Not all sales training is the same. Especially when you are expected to create, as well as teach it to your own sales team.
The first time I had to create sales training content and teach it to our sales team, I was terrified. To begin, I had never done anything like it before. I had no clue where to start!
Learning From The Ground Up
My first few months of sales training weren’t complete disasters, there was a lot that I learned during that time. But I’m also very fortunate to have had countless hours of conversations about sales training from one of the best in the industry, Sean Ream.
During those talks, he taught me two questions to ask myself before and after every lesson:
- What is the goal of the lesson?
- What did the sales team actually learn?
At the beginning of my time as a sales trainer for our club, I’d be aimlessly wandering in my training pieces because I thought the more content I had, the more credible I’d present myself. When I started to heed Sean’s advice I got more focused in my approach to training.
Develop Goals Before Creating Content
Before I set out to generate new sales training content, I wrote out the goal that I wanted to accomplish with the lesson. From there, anything and everything that goes into the content should be centered on accomplishing that goal. If the information doesn’t pertain to the goal that I wrote out for myself, I cut it out. By focusing in on a specific goal I was able to be more effective with my time, more impactful in my training, and rid the training of useless jargon that could potentially confuse sales reps.
Training The Trainer Works
When I’m done with a sales training session I like to go around the room and ask what each person’s key takeaway from the lesson was. This step is important to me because it provides me with direct feedback on how effective I am at communicating with the group. As an example, my lesson notes look something similar to this:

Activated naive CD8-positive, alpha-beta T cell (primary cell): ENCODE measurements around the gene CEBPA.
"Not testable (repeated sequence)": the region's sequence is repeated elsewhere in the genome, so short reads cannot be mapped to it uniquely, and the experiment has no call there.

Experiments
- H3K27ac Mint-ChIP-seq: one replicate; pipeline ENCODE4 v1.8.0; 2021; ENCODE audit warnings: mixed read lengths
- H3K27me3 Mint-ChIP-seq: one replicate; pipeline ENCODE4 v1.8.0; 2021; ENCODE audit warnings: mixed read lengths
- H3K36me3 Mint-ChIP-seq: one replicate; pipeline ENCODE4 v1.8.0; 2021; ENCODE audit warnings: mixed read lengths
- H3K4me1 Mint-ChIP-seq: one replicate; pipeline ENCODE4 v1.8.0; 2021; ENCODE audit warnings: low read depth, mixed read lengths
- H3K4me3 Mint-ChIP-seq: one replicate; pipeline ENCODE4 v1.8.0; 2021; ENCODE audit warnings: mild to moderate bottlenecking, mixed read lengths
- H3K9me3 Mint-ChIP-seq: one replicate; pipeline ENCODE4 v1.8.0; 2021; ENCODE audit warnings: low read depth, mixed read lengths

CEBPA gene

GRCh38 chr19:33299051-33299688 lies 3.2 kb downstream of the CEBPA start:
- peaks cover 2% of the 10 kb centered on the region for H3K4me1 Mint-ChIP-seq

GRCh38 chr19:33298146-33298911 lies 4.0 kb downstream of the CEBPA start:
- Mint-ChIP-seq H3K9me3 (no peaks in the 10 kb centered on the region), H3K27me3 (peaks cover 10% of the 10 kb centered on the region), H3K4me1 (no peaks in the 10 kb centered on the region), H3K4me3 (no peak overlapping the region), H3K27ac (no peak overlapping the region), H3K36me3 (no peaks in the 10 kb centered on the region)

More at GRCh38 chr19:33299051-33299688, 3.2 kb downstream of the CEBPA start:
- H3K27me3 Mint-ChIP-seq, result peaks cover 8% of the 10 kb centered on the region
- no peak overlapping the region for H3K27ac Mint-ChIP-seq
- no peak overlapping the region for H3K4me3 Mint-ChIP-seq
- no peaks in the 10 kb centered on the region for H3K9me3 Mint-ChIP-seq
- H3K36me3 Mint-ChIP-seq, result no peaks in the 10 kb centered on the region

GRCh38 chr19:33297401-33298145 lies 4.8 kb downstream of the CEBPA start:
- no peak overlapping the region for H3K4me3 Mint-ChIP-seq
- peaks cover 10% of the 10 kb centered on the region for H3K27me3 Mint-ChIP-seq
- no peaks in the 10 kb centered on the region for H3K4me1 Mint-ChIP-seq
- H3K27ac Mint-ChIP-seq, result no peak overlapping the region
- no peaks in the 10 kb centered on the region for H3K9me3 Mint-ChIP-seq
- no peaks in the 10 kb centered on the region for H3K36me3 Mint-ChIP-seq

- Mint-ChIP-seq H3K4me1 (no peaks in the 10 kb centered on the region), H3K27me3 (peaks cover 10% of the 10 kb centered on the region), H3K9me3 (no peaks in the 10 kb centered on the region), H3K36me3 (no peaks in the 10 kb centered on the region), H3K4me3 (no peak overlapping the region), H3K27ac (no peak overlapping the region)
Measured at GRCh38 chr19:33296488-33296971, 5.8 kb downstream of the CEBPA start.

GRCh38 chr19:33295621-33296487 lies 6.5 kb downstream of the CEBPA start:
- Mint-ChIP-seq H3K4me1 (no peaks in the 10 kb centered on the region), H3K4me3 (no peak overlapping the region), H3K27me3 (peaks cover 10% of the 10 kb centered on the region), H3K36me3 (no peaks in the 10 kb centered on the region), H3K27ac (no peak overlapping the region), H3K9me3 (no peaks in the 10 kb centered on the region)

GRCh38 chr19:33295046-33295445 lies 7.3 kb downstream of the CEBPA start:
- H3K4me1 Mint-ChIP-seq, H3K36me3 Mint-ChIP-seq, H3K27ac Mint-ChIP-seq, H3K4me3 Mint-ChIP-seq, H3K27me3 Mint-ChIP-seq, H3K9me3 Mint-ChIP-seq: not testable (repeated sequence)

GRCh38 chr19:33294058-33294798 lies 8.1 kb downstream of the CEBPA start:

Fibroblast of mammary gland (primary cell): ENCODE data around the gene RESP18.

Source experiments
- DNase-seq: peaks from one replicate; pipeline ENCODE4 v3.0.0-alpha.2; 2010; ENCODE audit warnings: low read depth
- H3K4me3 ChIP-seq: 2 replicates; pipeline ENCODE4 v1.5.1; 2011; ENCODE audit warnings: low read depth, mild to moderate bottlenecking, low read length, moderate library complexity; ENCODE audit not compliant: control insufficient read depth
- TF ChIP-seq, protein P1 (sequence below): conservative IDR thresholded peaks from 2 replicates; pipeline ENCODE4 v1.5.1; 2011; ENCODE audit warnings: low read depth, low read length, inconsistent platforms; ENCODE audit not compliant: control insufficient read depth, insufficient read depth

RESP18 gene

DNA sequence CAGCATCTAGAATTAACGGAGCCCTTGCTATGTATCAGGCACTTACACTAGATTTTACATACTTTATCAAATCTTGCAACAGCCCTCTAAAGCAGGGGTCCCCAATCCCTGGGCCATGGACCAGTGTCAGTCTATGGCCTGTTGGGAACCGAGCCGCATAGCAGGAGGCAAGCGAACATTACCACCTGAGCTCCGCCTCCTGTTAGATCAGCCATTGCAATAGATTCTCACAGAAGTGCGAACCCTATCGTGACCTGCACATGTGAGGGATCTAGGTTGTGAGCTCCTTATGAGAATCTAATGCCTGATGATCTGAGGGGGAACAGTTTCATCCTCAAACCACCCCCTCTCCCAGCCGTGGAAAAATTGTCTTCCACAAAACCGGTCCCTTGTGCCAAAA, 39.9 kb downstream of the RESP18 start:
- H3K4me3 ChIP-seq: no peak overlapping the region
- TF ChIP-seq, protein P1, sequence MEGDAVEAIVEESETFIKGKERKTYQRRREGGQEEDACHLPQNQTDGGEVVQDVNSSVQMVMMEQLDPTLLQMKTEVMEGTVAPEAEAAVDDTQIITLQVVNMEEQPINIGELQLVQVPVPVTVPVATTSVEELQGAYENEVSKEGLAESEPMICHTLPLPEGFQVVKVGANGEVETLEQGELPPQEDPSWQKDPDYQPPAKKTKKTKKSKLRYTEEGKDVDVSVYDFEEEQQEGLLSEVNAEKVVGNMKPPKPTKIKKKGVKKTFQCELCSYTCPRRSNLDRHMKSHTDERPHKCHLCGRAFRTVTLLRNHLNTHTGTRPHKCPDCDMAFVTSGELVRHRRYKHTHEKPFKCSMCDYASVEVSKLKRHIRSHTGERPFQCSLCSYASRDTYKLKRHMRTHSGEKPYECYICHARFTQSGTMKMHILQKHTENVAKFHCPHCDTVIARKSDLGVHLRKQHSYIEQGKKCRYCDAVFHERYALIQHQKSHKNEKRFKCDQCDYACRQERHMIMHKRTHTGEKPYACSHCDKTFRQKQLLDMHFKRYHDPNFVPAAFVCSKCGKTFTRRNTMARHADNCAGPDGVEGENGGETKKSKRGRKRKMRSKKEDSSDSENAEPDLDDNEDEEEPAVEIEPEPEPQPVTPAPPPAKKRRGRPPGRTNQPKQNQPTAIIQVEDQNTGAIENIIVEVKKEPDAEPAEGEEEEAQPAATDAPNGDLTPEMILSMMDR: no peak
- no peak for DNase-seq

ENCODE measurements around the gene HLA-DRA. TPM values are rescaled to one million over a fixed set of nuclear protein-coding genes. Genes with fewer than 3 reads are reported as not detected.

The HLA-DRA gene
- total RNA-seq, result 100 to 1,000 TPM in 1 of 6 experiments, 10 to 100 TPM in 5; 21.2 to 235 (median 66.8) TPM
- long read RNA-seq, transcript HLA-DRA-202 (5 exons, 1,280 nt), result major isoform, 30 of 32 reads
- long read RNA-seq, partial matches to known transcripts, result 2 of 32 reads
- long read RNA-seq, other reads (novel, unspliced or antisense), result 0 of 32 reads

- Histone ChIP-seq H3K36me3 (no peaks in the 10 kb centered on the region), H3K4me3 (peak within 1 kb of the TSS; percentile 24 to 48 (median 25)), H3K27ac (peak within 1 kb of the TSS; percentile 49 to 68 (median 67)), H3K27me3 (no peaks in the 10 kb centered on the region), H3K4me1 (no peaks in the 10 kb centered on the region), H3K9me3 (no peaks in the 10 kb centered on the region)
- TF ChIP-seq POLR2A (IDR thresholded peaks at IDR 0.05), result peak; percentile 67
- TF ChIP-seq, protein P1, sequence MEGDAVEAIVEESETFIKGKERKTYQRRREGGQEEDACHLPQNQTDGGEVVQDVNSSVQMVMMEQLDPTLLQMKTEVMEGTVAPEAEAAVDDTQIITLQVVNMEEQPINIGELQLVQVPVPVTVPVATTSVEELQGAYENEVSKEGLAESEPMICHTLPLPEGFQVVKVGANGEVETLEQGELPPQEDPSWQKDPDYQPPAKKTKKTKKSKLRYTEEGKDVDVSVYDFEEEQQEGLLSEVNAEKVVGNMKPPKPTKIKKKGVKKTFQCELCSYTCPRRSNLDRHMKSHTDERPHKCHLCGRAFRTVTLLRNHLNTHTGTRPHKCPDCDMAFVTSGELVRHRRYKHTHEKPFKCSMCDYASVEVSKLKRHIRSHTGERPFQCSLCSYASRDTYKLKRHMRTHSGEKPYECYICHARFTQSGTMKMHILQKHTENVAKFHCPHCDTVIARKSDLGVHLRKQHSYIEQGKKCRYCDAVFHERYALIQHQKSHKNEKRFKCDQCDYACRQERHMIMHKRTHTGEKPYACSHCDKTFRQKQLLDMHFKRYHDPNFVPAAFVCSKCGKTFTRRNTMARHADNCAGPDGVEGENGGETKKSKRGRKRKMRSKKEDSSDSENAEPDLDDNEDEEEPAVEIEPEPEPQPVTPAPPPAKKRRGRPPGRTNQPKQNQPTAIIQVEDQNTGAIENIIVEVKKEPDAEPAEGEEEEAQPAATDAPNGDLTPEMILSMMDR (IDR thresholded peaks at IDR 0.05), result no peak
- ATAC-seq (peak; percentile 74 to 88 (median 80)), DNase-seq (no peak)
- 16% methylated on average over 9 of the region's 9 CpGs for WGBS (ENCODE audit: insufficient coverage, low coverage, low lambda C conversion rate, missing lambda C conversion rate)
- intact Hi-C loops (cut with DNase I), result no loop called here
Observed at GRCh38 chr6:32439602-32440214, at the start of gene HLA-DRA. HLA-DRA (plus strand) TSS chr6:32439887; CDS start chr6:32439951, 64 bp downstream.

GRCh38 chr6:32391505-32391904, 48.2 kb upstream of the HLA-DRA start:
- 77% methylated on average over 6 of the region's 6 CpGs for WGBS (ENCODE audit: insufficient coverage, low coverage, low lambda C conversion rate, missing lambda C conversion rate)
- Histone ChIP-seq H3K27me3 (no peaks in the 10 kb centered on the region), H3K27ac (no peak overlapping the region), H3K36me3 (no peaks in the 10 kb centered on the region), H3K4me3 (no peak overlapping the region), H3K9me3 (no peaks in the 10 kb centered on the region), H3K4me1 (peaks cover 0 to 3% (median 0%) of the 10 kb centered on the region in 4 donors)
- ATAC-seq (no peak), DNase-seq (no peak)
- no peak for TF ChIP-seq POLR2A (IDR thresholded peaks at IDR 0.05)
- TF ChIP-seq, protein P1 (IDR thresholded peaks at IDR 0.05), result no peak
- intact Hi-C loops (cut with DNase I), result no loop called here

Goal of lesson: Show importance of open-ended questions vs. closed-ended questions.
Get Key Takeaways From Each Trainee
Rep #1: Closed-ended questions start with did, do, are.
Rep #2: Taking notes on the call is important
Rep #3: Listening is vital to the sales conversation
Rep #4: Gain more information with open-ended questions
While these takeaways are all vital to learning sales, the goal of the lesson was accomplished for only half of the reps mentioned above. If the majority of your group’s key takeaways aren’t in line with the goal you had wanted to accomplish, it is vital to tweak the lesson for the next time around. Changing the delivery, editing, deleting, or adding more to the session is all a part of the tweaks that can be made to help the sales trainer be more impactful the next time around.
Creating a goal followed up by asking for key takeaways is important for a sales trainer’s development. As soon as I started to do these activities before and after every session I found myself improving much quicker than I expected. If you’re not already doing something similar to this, I highly recommend giving it a try. It worked for me and I’m confident it will work for you too!